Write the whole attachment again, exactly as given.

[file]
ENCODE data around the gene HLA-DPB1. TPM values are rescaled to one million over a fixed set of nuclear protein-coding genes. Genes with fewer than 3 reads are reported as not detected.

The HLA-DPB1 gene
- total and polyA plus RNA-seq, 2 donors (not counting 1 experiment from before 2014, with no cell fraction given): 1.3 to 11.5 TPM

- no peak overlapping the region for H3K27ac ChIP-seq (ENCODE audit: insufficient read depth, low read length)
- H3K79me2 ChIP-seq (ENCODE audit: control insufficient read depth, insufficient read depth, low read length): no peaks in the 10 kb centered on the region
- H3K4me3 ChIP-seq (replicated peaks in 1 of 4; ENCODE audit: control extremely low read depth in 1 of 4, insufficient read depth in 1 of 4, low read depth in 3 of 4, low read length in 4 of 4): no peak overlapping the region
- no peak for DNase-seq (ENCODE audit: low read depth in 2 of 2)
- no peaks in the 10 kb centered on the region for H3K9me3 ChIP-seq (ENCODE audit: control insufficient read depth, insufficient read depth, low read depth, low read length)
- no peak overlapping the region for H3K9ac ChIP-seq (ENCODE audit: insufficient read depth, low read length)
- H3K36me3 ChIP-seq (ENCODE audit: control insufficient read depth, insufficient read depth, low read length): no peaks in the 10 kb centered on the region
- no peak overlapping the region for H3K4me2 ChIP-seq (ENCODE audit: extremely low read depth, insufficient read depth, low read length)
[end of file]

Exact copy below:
ENCODE data around the gene HLA-DPB1. TPM values are rescaled to one million over a fixed set of nuclear protein-coding genes. Genes with fewer than 3 reads are reported as not detected.

The HLA-DPB1 gene
- total and polyA plus RNA-seq, 2 donors (not counting 1 experiment from before 2014, with no cell fraction given): 1.3 to 11.5 TPM

- no peak overlapping the region for H3K27ac ChIP-seq (ENCODE audit: insufficient read depth, low read length)
- H3K79me2 ChIP-seq (ENCODE audit: control insufficient read depth, insufficient read depth, low read length): no peaks in the 10 kb centered on the region
- H3K4me3 ChIP-seq (replicated peaks in 1 of 4; ENCODE audit: control extremely low read depth in 1 of 4, insufficient read depth in 1 of 4, low read depth in 3 of 4, low read length in 4 of 4): no peak overlapping the region
- no peak for DNase-seq (ENCODE audit: low read depth in 2 of 2)
- no peaks in the 10 kb centered on the region for H3K9me3 ChIP-seq (ENCODE audit: control insufficient read depth, insufficient read depth, low read depth, low read length)
- no peak overlapping the region for H3K9ac ChIP-seq (ENCODE audit: insufficient read depth, low read length)
- H3K36me3 ChIP-seq (ENCODE audit: control insufficient read depth, insufficient read depth, low read length): no peaks in the 10 kb centered on the region
- no peak overlapping the region for H3K4me2 ChIP-seq (ENCODE audit: extremely low read depth, insufficient read depth, low read length)